Walther has been synonymous with quality workmanship and classy firearms longer than any of us have been alive. The company’s American face has morphed over the years, including Interarms and Smith & Wesson. Walther’s partnership with S&W ended recently, though on amicable terms; S&W is still manufacturing Walther PPK pistols sold in the U.S. at its Houlton, Maine, factory. However, Walther is conjoined with Umarex, a leading manufacturer of air guns, and that company’s plant in Fort Smith, Arkansas, is the new headquarters of what might generically be called “Walther USA,” though the company doesn’t use that term. I suspect it’s only a matter of time before Walther pistols are manufactured at that 27-acre facility.
That location is now the service headquarters for Walther firearms in this country. Touring the plant, I was impressed with the impeccable cleanliness, and got a strong sense that the employees enjoyed working there. Nowhere was that truer than in the service department, where records showed that some 94 percent of Walthers sent in for service were fixed and on their way back to their owners in 48 hours. That’s impressive.
Adam Blalock, who heads the U.S. arm of Walther, was a gracious host. He wanted to make sure we got a chance to shoot the gun he considers the flagship of the current Walther pistol line, the “Americanized” PPQ M2. We did, and here’s the story.
In the course of researching this article, I picked up the splendid two-volume set of coffee-table books titled Walther: A German Success Story, written by Manfred Kersten, Dr. David Schiller and Ulrich Eichstadt and edited by Wulf-Heiz Pflaumer and Franz Wonisch. Volume 2 has the following to say about the background of the PPQ series:
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“Law enforcement and the military have their own unique requirements regarding their choice of service weapons. This awareness gradually impacted officials, procurement personnel and manufacturers and was eventually incorporated into weapon designs and production. Early on, Walther technicians in Germany encountered a problem; specifically, the certification of service weapons in accordance with the regulations of the TR Technical Guidelines (Technische Richtlinie). Their solution was to design a pistol with trigger values below the regulations of the TR. They accomplished this just prior to the IWA in 2011. The new ‘PPQ’ was ready in time to be introduced to the experts, and the response was enthusiastic. The new Walther Defense catalogue, published in March 2011 for the IWA show in Nuremberg, celebrated the PPQ as the flagship of the entire service weapon program, devoting 12 of a total of 27 pages to the PPQ. The PPQ version differed externally from the other successors of the P99 series. Its dimensions and weight were identical to the previous versions. The frame had a new surface material called ‘Hi-Grip.’ The front and rear serrations on the slide were cut larger in order to afford a better grip to the fingers, even when gloves were being worn. In contrast, the slightly slanted and tapered side of the muzzle area of the housing, and the continuing horizontal lines of the QA and AS (variations of the P99) were omitted. The decocking lever was also omitted.”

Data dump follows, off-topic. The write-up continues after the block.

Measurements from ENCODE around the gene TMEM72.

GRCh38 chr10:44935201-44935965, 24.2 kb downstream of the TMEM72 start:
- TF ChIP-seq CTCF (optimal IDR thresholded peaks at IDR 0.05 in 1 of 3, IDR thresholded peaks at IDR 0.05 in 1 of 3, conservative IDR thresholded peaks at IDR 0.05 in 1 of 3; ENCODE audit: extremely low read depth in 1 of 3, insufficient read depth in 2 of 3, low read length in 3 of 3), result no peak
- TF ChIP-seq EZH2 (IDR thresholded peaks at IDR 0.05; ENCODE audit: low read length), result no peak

This original version of the PPQ featured an ambidextrous, double-paddle magazine release riding along the bottom edge of the triggerguard on each side. It was operated by pressing down with the trigger finger. This same system is found on the flat, subcompact Walther PPS, which has become quite popular in the U.S.
An ingenious approach to the dumping of empty magazines, this can also be very fast with practice. However, since about 1911, Americans have been habituated to releasing a pistol magazine by pressing inward on a button usually located on the left side of the frame behind the trigger. As efficient as it might have been, the lever on the original PPQ’s triggerguard just wasn’t intuitive for American shooters, and it turned a lot of them off on the new pistol. Walther picked up on that, and the cardinal difference between the original PPQ and the PPQ M2 we’re about to discuss is that the latter has a push-button mag release located in what we Yanks consider to be “the right place.”
A signature feature on modern polymer-frame Walther service pistols is modular backstraps to adjust for hand size. As I recall, Walther began this trend, and most of its competitors have followed suit. My PPQ M2 test gun came with small, medium and large backstraps. They’re shaped to give the shooter options when it comes to adjusting the grip’s girth and angle. I tried all three backstraps, and in my average-size hand, the smallest size fit the best. That’s what I kept on the pistol for the remainder of the test.
Much has been said about the PPQ’s trigger pull. The trigger itself has a Glock-ish look, but the pull is not quite the same. Here’s what Volume 2 of that cool Walther book has to say about it: “The most important special feature of the PPQ is the improved trigger system: The pre-cocked firing pin lock releases at a pressure of 25 newtons due to its very crisp and short trigger travel. The trigger travel is 0.197 inches (5mm) and the release travel is only 0.039 inches (1mm). In order to release the next shot, the shooter only needs to let the trigger back 0.098 inches (2.5mm). All combined, this allows for quick ‘double-tap’ shots and improves the rate of fire during combat shooting.”
My colleague Jon Hodoway weighed the test gun’s trigger pull on my Lyman digital gauge from Brownells. Measuring at the toe of the trigger—the greatest leverage point, which seems to be the industry standard of pull weight measurement, but is not where most human hands end up on triggers—he found an average of 4.96 pounds. At the center of the trigger, where the shooter’s finger generally winds up, he recorded an average pull weight of 4.69 pounds. This is less difference than I usually see when pivoting triggers such as the PPQ’s are measured both ways. The “25 newtons” quoted earlier translates to 5.62 pounds.
My test sample had a lot of creep in the take-up but was sweet for the rest of the pull. The drag was less noticeable the faster we shot it and, of course, if the shooter was to “ride the link” just far enough to reset, that creep was not present at all. There was no readily noticeable “trigger backlash,” always a good thing.